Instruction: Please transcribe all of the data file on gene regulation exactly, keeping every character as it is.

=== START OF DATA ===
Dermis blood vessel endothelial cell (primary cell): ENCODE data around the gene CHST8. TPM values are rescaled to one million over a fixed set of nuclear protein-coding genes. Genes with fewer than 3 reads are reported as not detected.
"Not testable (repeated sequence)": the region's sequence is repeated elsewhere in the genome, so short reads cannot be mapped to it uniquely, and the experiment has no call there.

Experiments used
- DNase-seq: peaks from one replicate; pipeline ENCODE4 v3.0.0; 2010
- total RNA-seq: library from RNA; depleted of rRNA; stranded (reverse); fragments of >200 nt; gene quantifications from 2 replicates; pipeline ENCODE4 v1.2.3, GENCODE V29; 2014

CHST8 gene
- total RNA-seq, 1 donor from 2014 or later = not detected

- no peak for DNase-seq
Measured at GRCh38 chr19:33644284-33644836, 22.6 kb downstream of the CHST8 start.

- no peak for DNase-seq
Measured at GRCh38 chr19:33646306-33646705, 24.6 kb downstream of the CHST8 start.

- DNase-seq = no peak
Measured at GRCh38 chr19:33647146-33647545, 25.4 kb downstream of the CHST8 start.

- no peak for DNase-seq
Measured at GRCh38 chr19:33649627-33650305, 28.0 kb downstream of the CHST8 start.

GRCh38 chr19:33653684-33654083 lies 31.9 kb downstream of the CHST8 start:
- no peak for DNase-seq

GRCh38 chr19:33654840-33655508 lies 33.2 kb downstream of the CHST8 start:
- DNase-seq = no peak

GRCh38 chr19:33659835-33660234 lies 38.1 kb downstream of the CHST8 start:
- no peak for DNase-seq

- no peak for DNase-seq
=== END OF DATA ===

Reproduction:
Dermis blood vessel endothelial cell (primary cell): ENCODE data around the gene CHST8. TPM values are rescaled to one million over a fixed set of nuclear protein-coding genes. Genes with fewer than 3 reads are reported as not detected.
"Not testable (repeated sequence)": the region's sequence is repeated elsewhere in the genome, so short reads cannot be mapped to it uniquely, and the experiment has no call there.

Experiments used
- DNase-seq: peaks from one replicate; pipeline ENCODE4 v3.0.0; 2010
- total RNA-seq: library from RNA; depleted of rRNA; stranded (reverse); fragments of >200 nt; gene quantifications from 2 replicates; pipeline ENCODE4 v1.2.3, GENCODE V29; 2014

CHST8 gene
- total RNA-seq, 1 donor from 2014 or later = not detected

- no peak for DNase-seq
Measured at GRCh38 chr19:33644284-33644836, 22.6 kb downstream of the CHST8 start.

- no peak for DNase-seq
Measured at GRCh38 chr19:33646306-33646705, 24.6 kb downstream of the CHST8 start.

- DNase-seq = no peak
Measured at GRCh38 chr19:33647146-33647545, 25.4 kb downstream of the CHST8 start.

- no peak for DNase-seq
Measured at GRCh38 chr19:33649627-33650305, 28.0 kb downstream of the CHST8 start.

GRCh38 chr19:33653684-33654083 lies 31.9 kb downstream of the CHST8 start:
- no peak for DNase-seq

GRCh38 chr19:33654840-33655508 lies 33.2 kb downstream of the CHST8 start:
- DNase-seq = no peak

GRCh38 chr19:33659835-33660234 lies 38.1 kb downstream of the CHST8 start:
- no peak for DNase-seq

- no peak for DNase-seq